means for reversibly moving said connectors longitudinally with respect to one another from an open, spaced position permitting insertion and withdrawal of said catheter from said catheter connector to a closed abutting position wherein said passageway in said syringe connector housing, said bore in said catheter connector, said channel in said plug and said catheter when contained therein are in liquid communication to define a closed channel for administering said liquid from said syringe to said patient through said catheter, said means for moving said connector housings between open and closed positions being threads on said proximal end of said catheter connector housing mating with threads on said distal end of said syringe connector housing, whereby said housings can be screwed together to provide said closed position and unscrewed to said open position;
compression means for compressing said plug when said connector housings are in said closed position, whereby to reduce the gap of said channel and thereby cause said plug to frictionally engage said catheter inserted therein and to retain said catheter in said adapter; and
locking means for securing said connectors in said closed position, whereby to prevent accidental unscrewing of said connectors toward said open position.
2. An adapter as defined in claim 1 wherein said syringe connector has ratchet-type teeth at its distal end and said locking means comprises a locking wing on the external surface of said catheter connector, the proximal edge of said locking wing engaging one said tooth when said connectors are screwed together to said closed position, said locking wing thereby interfering with a course of said ratchet-type teeth and thereby preventing accidental unscrewing of said connectors.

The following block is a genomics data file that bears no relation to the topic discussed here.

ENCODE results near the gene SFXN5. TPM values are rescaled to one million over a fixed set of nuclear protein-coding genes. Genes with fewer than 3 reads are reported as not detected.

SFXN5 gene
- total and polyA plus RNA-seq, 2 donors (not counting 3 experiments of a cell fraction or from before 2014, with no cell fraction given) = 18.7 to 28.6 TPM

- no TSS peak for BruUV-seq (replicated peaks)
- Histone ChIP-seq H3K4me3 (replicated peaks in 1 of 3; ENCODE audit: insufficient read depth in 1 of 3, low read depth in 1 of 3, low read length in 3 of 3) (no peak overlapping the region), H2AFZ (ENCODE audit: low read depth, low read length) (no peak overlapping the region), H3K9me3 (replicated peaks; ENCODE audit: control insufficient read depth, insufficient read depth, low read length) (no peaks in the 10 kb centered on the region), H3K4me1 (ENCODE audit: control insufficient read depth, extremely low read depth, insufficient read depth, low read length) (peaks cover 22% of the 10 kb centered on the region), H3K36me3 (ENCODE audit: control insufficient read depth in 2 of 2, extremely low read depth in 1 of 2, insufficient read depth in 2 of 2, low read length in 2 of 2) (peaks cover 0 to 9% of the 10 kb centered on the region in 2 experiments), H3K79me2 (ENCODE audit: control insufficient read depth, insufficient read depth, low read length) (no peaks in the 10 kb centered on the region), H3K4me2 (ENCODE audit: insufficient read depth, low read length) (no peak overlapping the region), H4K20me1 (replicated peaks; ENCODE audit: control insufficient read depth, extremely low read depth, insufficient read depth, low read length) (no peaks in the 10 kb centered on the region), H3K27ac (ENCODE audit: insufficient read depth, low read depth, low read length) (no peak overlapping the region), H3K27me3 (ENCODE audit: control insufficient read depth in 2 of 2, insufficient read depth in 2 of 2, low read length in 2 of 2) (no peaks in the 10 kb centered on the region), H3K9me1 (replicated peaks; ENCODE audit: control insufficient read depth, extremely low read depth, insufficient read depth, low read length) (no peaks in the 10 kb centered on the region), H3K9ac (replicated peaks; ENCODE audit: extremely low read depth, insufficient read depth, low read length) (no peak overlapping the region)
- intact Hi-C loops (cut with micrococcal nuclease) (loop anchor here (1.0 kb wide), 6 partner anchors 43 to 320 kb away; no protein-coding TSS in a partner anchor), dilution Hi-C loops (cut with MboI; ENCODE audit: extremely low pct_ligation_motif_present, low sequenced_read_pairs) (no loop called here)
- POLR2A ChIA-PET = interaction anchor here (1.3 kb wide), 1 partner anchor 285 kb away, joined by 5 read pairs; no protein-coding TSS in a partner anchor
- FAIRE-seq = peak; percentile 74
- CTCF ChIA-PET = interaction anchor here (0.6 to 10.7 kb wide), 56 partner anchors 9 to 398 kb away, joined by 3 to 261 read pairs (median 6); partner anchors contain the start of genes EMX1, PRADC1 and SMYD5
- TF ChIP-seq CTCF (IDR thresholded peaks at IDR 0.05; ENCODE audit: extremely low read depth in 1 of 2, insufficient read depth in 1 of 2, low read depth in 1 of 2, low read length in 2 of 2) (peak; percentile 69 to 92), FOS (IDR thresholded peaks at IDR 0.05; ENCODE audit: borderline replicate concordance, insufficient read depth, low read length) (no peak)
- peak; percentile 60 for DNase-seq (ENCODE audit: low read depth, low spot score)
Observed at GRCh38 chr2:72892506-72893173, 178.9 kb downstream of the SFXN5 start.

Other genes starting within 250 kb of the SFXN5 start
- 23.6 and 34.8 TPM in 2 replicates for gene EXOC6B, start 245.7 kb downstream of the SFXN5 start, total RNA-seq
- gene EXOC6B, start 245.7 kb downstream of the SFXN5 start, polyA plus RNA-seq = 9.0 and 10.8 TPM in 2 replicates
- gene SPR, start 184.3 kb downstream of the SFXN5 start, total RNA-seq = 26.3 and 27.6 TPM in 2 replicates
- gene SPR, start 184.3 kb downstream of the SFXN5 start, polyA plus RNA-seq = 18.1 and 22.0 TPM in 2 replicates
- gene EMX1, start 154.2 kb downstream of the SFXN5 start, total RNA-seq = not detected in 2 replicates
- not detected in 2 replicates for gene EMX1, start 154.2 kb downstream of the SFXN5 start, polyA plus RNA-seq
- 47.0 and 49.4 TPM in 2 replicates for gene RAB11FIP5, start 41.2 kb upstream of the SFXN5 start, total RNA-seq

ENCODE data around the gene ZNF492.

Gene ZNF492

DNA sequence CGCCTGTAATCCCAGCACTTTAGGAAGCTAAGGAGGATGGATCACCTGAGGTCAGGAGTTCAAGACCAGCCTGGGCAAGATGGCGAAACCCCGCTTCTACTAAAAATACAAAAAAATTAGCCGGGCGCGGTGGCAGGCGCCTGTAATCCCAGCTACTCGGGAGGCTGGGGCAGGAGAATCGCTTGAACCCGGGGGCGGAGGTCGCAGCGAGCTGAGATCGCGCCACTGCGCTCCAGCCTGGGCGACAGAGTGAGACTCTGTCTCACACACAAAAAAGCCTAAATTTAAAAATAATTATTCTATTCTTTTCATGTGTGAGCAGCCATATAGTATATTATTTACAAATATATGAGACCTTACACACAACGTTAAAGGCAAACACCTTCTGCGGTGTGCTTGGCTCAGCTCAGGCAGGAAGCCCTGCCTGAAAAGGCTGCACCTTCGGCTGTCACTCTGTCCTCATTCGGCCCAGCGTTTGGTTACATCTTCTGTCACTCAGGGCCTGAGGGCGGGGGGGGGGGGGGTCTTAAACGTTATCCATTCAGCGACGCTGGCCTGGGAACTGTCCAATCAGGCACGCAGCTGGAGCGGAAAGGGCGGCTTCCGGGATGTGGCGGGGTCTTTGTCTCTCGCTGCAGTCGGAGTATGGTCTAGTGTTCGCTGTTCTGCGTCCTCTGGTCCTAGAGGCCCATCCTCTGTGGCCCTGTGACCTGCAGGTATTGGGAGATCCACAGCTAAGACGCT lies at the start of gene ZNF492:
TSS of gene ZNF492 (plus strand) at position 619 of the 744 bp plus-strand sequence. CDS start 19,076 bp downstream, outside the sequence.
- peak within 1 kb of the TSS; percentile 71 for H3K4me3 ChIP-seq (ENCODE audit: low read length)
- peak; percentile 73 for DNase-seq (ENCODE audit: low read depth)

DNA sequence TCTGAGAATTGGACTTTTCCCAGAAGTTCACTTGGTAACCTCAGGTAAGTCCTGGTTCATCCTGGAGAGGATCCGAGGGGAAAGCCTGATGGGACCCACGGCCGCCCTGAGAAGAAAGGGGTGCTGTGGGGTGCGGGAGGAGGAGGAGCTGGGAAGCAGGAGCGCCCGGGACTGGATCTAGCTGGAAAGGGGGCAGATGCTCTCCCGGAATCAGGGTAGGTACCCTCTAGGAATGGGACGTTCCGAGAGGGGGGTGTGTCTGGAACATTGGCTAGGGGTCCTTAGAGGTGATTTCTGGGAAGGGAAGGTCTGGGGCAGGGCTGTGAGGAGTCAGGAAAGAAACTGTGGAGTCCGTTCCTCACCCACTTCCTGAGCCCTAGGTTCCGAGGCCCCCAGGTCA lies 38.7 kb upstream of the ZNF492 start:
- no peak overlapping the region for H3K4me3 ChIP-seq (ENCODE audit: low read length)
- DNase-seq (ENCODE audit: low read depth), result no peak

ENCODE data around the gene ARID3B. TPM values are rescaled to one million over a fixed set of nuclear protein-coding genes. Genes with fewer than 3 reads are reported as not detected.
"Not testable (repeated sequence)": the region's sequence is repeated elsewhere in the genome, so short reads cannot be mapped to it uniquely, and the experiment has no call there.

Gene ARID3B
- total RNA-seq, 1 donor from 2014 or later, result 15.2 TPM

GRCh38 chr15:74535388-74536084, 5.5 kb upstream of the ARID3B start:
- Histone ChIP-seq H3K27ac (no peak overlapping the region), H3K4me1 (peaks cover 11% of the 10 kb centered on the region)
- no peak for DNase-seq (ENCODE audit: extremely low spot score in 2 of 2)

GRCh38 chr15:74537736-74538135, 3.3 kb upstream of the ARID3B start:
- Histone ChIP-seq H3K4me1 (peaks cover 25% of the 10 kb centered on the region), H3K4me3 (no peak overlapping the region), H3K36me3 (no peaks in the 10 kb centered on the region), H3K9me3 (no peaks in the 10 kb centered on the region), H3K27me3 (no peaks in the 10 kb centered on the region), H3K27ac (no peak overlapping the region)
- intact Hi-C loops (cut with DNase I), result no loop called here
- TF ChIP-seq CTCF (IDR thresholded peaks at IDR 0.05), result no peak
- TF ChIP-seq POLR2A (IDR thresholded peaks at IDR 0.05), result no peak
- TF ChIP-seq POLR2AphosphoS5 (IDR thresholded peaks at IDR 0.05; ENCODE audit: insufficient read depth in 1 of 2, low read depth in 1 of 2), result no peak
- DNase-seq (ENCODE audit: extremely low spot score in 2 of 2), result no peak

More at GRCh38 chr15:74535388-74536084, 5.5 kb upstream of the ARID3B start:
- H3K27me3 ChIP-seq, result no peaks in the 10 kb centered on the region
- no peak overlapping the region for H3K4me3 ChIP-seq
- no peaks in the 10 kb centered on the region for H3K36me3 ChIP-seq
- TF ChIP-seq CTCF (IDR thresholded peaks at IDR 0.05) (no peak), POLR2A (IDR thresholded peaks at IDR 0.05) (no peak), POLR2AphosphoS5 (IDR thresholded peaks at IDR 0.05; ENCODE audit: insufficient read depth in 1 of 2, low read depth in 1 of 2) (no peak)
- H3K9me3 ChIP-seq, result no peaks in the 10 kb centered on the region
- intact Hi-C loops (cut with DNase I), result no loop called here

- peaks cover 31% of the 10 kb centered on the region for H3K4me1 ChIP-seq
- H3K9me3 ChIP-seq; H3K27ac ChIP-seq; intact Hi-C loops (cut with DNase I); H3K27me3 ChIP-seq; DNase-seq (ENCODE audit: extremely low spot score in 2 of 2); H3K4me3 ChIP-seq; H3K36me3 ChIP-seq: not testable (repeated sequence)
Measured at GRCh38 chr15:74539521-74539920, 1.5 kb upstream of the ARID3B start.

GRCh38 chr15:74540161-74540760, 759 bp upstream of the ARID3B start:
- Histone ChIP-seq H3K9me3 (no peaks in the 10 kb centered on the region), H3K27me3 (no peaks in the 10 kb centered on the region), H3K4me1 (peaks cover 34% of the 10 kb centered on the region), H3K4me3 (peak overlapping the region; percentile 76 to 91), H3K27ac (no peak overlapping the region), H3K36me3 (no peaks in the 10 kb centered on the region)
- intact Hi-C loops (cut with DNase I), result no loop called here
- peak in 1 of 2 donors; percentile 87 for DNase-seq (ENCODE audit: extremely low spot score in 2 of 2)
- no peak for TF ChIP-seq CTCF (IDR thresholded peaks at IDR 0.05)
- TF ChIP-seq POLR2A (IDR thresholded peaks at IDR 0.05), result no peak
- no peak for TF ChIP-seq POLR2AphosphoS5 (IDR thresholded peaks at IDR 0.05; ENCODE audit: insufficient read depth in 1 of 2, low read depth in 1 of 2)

3. An adapter as defined in claim 1 including means for preventing overtightening of said connectors in said closed position.
4. An adapter as defined in claim 2 including detent means at one end of said teeth for limiting how tightly together said connector housings can be screwed, said locking wing edge engaging the space between said detent means and the tooth adjacent thereto to lock said connectors together to prevent accidental movement.
5. An adapter as defined in claim 1 wherein said retaining means consists of engaged snap rings at superposed ends of said connectors.
6. A unitary adapter for placing the proximal end of a catheter which has been inserted in a patient's body in liquid communication with a source of a liquid to be administered to the patient by means of the catheter, the adapter comprising: